Motorcycle Accidents Increase Disability in Liberia – Senator Coleman


Monrovia – Senator Peter Coleman of Grand Kru County, Chair of the Senate Health, Gender, Children and Social Protection Committee, says survey conducted by health and monitoring entities shows that motorcycle related accidents have increased the level of disability among young people in Liberia. 

Report by Henry Karmo – [email protected]

“Disability among our people in post war was among 16% of the population but recent statistics revealed that we are moving toward 20 percent because on an average, we have five to six young people that have become incapacitated and confined to wheel chair or paralyze because of motorcycle related accident,” Senator Coleman said. 

“It is hard time we take a more rational approach on this issue. We cannot be ambiguous when it comes to critical issues that have serious impact on the lives of our young people, beside security implication it has serious public health implications.” 

The Grand Kru County lawmaker was contributing to a discussion involving two separate communications submitted to plenary of the Liberian Senate. 

The communications were made to the plenary by Senators Geraldine Doe-Sheriff of Montserrado County and Steve Zargo of Lofa Counties on the decision by the Liberia National police to remove restriction on commercial motorcyclists plying major streets. 

In their communication, the two senators requested the plenary to instruct its transport and security, intelligence committee to invite the police inspector general, Patrick Sadue to explain reasons for lifting the ban on the motorcyclists.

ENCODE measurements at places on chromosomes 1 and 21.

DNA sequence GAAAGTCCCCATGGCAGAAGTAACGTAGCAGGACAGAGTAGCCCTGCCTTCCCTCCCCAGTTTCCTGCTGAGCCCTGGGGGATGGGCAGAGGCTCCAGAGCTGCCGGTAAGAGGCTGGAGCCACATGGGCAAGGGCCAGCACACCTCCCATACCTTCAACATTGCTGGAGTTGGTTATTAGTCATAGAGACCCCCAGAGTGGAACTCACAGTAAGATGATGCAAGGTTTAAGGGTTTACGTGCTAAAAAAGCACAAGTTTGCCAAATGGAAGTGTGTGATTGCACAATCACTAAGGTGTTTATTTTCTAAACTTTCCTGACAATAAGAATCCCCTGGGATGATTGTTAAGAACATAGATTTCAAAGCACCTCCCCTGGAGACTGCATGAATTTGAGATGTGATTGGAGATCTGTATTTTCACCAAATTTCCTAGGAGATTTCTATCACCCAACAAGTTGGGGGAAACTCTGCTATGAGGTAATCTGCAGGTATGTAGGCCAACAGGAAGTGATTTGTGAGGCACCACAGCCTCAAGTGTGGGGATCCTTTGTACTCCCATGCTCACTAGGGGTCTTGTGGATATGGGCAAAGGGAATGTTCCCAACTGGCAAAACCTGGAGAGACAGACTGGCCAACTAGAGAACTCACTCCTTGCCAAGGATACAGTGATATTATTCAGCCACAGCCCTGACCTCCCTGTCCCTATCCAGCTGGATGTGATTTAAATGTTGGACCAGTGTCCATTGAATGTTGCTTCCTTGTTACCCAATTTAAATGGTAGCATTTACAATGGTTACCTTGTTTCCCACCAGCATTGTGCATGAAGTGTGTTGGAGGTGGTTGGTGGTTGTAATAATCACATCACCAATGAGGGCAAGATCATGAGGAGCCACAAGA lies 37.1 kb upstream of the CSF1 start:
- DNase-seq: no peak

Senator Doe-Sheriff wrote: “On the divergence, to my uttermost amazement, on Saturday, March 3, 2018 at 7 PM, I saw huge convoys of motorcyclists from the 12th Street on Tubman Boulevard as far as to ELWA Junction displaying their usual gymnastic chanting freedom at last, freedom at last. Colleagues, I see the regulations/restrictions as safety, and security measures which were welcomed by nearly everybody.” 

For his past, Senator Zargo argues that the ban was based on two prevailing factors at the time: road accidents involving motorcycles and increase in usage of motorcycles and or motorcyclists in the commission of crimes, especially arm robbery. 

“These two factors taken together were sufficient reliance to impose the then restrictions. Just within a very short period of time into the implementation of these restrictive measures, there was an appreciable decrease in the number of road traffic accidents involving motorcyclists on the one hand, while on the other hand, crimes like robbery and the likes, which were usually perpetrated with the aid of motorcycles, decreased as well,” Zargo said.